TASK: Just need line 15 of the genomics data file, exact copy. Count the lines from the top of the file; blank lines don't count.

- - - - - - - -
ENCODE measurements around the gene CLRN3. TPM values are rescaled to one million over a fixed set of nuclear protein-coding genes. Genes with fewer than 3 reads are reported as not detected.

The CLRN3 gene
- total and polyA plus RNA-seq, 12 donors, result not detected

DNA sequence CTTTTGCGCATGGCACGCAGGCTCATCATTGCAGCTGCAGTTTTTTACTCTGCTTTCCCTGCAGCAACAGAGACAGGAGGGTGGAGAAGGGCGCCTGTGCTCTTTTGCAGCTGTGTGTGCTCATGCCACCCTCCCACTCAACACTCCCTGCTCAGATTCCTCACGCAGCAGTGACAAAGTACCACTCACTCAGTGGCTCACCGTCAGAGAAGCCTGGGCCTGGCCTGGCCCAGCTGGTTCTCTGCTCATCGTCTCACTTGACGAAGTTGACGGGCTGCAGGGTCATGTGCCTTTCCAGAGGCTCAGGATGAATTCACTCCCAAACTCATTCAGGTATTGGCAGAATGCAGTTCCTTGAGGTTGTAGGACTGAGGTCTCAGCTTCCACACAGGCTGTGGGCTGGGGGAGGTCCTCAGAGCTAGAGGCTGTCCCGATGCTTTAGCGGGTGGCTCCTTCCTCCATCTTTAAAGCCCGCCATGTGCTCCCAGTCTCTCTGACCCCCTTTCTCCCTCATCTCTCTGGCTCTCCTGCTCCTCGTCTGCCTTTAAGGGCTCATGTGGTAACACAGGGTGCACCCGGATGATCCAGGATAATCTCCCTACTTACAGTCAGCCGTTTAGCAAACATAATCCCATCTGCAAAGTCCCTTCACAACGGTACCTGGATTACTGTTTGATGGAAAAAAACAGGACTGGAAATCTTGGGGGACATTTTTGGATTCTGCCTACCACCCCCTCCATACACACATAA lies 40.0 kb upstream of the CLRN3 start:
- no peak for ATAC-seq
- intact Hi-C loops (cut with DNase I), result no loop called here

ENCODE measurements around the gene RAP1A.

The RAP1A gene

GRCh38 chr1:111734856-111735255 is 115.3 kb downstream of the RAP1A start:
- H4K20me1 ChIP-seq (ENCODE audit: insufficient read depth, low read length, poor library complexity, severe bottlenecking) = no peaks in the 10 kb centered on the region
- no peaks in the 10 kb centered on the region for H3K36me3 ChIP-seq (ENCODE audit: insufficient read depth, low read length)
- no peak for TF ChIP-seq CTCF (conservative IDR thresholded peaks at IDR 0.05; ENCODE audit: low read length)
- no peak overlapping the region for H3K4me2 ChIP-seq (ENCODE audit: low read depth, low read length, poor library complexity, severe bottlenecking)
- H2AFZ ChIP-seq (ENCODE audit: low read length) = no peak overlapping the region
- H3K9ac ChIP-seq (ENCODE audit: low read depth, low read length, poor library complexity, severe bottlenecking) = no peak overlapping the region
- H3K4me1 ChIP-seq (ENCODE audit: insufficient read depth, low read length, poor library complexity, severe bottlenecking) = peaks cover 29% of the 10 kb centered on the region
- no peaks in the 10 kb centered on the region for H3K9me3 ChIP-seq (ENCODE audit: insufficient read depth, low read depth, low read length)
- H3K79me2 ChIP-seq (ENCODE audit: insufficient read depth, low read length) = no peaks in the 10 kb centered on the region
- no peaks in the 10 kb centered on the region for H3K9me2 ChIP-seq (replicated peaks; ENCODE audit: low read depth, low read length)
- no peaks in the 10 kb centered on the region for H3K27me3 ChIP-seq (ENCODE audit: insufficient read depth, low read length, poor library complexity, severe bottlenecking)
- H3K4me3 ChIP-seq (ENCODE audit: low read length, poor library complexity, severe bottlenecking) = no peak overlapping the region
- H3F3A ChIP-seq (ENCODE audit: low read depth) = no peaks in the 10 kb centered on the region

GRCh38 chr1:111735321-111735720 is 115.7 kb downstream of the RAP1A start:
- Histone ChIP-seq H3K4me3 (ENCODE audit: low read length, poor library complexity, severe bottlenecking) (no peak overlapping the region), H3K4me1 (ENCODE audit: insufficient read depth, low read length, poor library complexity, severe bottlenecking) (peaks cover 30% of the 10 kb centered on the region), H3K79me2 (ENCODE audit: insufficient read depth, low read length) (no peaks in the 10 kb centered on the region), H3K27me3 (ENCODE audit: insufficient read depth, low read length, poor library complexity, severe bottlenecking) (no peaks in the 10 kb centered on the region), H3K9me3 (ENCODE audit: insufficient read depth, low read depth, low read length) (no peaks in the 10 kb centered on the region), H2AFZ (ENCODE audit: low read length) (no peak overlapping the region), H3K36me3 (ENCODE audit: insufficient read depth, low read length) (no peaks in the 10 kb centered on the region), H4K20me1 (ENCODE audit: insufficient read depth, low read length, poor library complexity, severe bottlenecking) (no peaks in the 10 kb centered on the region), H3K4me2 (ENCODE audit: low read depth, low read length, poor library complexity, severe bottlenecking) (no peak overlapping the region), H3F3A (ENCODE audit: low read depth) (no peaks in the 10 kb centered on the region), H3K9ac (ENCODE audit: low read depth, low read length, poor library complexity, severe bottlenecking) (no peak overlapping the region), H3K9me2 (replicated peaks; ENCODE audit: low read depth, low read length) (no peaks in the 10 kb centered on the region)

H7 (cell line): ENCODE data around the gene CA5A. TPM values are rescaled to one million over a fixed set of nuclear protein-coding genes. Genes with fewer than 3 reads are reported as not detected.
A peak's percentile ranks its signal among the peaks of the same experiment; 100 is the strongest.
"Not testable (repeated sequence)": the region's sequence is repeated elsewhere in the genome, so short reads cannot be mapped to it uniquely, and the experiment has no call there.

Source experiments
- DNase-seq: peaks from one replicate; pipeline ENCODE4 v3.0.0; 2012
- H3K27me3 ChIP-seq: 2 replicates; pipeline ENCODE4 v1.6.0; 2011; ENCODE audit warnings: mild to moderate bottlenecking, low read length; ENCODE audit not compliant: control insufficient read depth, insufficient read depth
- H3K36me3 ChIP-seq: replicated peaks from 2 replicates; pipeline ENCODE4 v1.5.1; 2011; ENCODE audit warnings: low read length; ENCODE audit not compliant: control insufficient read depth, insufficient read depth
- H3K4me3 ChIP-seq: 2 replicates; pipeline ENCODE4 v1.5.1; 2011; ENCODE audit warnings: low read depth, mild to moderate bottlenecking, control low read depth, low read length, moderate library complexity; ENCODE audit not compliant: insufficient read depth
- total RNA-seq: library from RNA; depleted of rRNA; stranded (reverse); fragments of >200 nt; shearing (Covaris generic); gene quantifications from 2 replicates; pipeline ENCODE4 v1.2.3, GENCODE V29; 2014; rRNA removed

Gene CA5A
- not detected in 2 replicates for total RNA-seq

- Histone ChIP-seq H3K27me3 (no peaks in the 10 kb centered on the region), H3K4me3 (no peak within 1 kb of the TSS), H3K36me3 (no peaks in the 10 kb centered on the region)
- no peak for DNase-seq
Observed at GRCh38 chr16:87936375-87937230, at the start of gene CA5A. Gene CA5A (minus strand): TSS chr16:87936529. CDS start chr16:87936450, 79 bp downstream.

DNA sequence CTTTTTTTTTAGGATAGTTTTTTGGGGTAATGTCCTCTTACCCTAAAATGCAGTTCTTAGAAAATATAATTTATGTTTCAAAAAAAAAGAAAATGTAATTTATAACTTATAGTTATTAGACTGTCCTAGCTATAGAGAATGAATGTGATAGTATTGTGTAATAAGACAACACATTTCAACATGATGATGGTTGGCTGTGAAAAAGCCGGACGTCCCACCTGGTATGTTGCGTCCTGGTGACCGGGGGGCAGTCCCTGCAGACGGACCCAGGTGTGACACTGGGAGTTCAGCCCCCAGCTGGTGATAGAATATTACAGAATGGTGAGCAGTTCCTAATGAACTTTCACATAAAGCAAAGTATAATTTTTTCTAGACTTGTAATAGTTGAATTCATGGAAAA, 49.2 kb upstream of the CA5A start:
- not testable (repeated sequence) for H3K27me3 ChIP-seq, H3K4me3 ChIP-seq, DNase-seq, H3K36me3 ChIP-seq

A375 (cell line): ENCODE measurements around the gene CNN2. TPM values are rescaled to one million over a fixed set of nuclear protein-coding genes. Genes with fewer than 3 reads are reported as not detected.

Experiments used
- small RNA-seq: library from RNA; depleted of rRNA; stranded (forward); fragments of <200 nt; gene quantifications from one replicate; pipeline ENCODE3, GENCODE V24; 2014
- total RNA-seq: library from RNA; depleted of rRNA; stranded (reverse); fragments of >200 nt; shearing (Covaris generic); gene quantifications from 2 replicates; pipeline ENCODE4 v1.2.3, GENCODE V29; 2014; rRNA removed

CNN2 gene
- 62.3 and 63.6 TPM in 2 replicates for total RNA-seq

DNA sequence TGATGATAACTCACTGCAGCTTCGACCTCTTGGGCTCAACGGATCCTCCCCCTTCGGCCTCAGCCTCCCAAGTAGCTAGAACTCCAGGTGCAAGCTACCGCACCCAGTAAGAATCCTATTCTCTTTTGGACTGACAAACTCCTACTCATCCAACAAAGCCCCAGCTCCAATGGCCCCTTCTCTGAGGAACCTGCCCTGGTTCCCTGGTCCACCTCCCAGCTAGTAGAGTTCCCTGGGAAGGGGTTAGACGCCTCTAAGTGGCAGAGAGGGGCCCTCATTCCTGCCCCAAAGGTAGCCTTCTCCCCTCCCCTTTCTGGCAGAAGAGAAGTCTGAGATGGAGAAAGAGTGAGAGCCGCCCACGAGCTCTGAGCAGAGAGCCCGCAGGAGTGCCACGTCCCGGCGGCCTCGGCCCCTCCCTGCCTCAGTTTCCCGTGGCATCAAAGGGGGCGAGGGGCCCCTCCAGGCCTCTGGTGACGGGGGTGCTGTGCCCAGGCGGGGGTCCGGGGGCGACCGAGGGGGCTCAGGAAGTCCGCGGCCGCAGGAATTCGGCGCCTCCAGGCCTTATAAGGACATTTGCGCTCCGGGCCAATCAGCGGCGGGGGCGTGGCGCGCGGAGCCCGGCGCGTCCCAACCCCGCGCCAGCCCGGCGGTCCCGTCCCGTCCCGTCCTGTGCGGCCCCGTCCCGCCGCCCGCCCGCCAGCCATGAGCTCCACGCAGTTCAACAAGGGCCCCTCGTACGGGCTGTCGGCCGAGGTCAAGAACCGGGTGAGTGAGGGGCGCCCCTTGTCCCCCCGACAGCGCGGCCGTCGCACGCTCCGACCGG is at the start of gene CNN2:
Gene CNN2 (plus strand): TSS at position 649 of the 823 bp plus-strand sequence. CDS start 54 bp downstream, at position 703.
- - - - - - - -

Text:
- H3K9ac ChIP-seq (ENCODE audit: low read depth, low read length, poor library complexity, severe bottlenecking) = no peak overlapping the region